May 1st

Spring transitions to summer with this holiday. In Germanic countries May Eve is usually celebrated as Walpurgisnacht. Surviving folk customs paint the night of May Eve as a liminal time when witches held a festival, and magic and divination were performed (Gundarsson 387). The following day (May Day) is a lustful holiday dedicated to honoring the ripening earth with Maypole dances and general carnality (Gundarsson 391-392). Freyr and Freyja can both be honored; the latter especially because of her association with witchcraft (Gundarsson 388).

June 21st

Midsummer is the shortest night of the year. It was a cause for celebration in the cold north of Europe. Bonfires are the preferred method of observance, a folk custom still widely employed in Northern Europe (Gundarsson 396-97). Other traditions are burning sun-wheels and picking herbs (Gundarsson 397-98). Because of the solar aspects of the day, Sunna is often honored. However, Tyr, the god of justice, my be honored, as this was the time of the great assembly, or thing, in many parts of the north (Gundarsson 399).

August 1st

This is widely considered in general Neopaganism the beginning of three harvest festivals. August 1st specifically celebrates the first grain harvest. Loaf-mass, which is rendered as Lammas or Hlafmaest, is often celebrated as a time to break bread. Thor, the gods of rains, is often honored in his agricultural aspects, along with his wife Sif, whose golden hair is a stand-in for the fields of grain (Gundarsson 404). Others honor Tyr, as apparently another thing was held at this time (Gundarsson 405).

September 21st

There is actually little evidence for any kind of historical religious activity at this time. However, in keeping with the spirit of neopaganism which celebrates the 2nd harvest at this time, many Heathens observe an invented holiday called Winter Finding which is a general autumnal observance (Gundarsson 325). Others call it Harvest Home and honor all Vanic deities with a large feast (Albertsson 171-72).

October 31st

Winternights parallels the Celtic Samhain. It was the time of the last harvest. Livestock were culled (Gundarsson 324). The Alfar (local spirits connected with the the male ancestral line) and Disir (female ancestral spirits) were honored for their role in the harvest (Gundarsson 325). One can also honor Freyr, lord of the harvest. Finally this was the start of the Furious Host (Wild Hunt) where the spirits of the dead roamed the fields, and Odin can be given honor ( Gundarsson 330).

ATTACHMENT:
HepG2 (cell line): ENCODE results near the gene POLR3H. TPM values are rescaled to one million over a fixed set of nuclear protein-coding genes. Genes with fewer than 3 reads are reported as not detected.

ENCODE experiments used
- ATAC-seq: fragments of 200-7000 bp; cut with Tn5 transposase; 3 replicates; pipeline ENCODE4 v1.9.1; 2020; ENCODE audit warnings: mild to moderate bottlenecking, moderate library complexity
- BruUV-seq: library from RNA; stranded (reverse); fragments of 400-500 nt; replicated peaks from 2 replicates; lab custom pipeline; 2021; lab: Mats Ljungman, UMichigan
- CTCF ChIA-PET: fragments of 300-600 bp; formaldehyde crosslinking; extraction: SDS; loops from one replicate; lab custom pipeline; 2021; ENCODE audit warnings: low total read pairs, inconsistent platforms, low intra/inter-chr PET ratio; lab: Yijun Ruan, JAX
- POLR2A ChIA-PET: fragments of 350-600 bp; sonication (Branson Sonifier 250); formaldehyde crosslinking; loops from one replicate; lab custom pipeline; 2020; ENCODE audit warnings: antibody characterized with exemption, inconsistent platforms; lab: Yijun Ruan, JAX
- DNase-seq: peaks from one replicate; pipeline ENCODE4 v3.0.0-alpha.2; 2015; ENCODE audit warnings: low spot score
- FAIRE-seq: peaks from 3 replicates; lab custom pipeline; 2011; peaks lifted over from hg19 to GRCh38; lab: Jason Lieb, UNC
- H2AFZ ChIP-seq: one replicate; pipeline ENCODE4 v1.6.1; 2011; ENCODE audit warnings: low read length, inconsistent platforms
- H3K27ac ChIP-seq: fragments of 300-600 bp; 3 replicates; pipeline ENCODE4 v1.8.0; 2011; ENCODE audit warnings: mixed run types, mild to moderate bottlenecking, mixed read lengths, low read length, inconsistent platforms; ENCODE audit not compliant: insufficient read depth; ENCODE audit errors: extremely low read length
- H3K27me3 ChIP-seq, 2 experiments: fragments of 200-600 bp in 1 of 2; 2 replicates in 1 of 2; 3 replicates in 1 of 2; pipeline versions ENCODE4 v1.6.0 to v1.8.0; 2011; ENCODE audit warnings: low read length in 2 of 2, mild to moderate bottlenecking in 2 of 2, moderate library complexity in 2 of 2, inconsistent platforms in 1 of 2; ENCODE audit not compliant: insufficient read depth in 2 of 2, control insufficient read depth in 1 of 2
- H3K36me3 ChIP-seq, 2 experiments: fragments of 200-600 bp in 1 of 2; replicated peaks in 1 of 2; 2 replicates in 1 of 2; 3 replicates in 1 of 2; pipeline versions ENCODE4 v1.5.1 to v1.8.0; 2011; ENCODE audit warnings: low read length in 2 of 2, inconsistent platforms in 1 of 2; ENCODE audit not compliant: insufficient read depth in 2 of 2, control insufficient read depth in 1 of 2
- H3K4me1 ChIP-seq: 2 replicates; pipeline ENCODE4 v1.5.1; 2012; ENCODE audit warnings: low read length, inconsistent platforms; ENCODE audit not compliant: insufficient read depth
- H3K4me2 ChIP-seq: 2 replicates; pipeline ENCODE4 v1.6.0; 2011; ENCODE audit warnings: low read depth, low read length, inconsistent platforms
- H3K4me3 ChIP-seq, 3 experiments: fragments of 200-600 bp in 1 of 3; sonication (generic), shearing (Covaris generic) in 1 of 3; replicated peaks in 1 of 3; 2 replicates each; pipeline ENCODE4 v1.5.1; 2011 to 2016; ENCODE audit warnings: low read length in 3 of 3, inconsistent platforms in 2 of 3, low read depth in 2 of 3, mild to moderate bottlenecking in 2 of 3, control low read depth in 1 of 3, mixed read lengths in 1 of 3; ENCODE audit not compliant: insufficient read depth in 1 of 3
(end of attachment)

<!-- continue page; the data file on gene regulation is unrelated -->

December 21st

Yule is by far the most important heathen holiday, and in historical times actually lasted thirteen days, not just one (Gundarsson 334). The Wild Hunt, which began at Winternights, is in full swing during Yule. Odin is thus given special honor (Gundarsson 336-37). The ancestors and house wights are also widely honored (Gundarsson 346, Albertsson 177). Special traditions involve the erection of Yule Tree or burning of a Yule Log (Gundarsson 351, 355). As with most holidays there is an element of feasting, but Yule is particularly known for baking and consuming all manner of food, including cakes and (traditionally) a boar (Gundarsson 354-55).


Albertsson, Alaric. Travels Through Middle Earth: The Path of a Saxon Sorcerer. Woodbury, Minnesota: Llewellyn Publications; 2009. Print.

Gundarsson, Kveldulf. Our Troth Volume 2: Living the Troth. North Charlestown, SC: Book Surge Publishing; 2007. Print.

— Jeremy